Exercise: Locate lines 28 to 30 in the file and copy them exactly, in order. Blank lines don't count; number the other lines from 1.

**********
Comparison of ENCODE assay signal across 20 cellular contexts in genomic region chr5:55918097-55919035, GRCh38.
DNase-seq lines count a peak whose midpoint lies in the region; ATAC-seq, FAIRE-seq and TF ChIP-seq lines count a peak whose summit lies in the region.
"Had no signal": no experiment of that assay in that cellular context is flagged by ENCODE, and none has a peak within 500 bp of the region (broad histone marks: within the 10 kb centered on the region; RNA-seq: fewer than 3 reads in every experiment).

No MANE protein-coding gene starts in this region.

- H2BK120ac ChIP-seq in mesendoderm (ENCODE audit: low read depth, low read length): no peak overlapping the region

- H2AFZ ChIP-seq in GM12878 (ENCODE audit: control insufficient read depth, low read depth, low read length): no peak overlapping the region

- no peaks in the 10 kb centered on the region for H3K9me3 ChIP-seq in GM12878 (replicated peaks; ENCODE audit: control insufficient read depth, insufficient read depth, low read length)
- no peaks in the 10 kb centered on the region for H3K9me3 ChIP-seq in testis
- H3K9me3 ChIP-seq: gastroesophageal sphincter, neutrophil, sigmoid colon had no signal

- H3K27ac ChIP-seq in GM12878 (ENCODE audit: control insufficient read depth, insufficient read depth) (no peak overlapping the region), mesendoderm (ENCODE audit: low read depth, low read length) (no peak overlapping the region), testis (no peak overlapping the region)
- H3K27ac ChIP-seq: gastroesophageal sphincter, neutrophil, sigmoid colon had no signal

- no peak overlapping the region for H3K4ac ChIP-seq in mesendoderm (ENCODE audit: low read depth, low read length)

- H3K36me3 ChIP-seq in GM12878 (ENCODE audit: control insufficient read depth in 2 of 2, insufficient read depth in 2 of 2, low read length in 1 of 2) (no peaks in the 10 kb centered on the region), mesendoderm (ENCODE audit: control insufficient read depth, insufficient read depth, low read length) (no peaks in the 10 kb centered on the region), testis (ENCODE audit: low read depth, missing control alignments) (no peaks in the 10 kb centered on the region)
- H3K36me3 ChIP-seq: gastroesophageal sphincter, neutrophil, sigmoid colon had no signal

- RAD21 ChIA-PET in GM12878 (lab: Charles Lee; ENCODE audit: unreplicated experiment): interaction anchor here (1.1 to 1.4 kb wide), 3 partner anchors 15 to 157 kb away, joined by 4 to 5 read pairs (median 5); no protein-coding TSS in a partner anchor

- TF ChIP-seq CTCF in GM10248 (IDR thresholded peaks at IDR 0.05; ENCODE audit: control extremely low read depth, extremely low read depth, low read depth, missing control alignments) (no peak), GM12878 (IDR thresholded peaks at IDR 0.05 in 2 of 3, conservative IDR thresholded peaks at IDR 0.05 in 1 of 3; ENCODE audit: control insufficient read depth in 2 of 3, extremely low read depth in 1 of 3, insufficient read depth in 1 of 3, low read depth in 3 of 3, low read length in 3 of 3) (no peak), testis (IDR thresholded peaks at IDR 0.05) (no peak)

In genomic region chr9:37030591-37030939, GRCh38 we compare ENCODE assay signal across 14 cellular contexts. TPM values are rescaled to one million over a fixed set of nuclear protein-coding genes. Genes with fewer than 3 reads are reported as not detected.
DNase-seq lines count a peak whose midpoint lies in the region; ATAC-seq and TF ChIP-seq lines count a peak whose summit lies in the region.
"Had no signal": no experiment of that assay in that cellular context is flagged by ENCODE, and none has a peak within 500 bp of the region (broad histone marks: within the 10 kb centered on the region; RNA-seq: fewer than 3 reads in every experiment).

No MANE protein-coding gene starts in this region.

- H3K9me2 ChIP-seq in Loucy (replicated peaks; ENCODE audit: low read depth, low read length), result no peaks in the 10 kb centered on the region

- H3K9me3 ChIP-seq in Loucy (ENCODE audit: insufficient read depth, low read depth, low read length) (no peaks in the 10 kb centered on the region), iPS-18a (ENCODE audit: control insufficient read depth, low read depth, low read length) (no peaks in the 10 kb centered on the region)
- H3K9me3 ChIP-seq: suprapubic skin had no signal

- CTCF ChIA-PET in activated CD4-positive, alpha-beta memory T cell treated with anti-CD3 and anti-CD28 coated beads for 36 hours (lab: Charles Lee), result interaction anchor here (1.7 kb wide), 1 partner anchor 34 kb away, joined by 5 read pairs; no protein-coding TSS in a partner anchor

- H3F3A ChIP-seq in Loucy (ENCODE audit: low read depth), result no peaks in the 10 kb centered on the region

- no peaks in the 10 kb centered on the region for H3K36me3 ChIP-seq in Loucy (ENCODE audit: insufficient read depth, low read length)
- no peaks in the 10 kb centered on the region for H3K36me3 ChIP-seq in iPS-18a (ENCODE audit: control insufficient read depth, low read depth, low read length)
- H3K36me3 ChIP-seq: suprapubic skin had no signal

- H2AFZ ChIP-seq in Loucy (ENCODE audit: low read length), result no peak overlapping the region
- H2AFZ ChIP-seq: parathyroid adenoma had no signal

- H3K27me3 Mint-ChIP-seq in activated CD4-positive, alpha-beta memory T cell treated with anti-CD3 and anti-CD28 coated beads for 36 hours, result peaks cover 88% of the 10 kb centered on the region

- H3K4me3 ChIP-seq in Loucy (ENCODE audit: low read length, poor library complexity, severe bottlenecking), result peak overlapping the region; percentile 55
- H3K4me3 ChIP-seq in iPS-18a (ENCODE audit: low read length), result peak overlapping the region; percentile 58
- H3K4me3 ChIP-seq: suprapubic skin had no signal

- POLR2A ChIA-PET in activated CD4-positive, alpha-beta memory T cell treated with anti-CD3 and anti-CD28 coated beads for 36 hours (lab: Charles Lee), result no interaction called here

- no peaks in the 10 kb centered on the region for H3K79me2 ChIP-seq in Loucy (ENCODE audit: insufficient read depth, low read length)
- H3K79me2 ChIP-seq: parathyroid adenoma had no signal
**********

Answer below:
- H3K36me3 ChIP-seq: suprapubic skin had no signal

- H2AFZ ChIP-seq in Loucy (ENCODE audit: low read length), result no peak overlapping the region
- H2AFZ ChIP-seq: parathyroid adenoma had no signal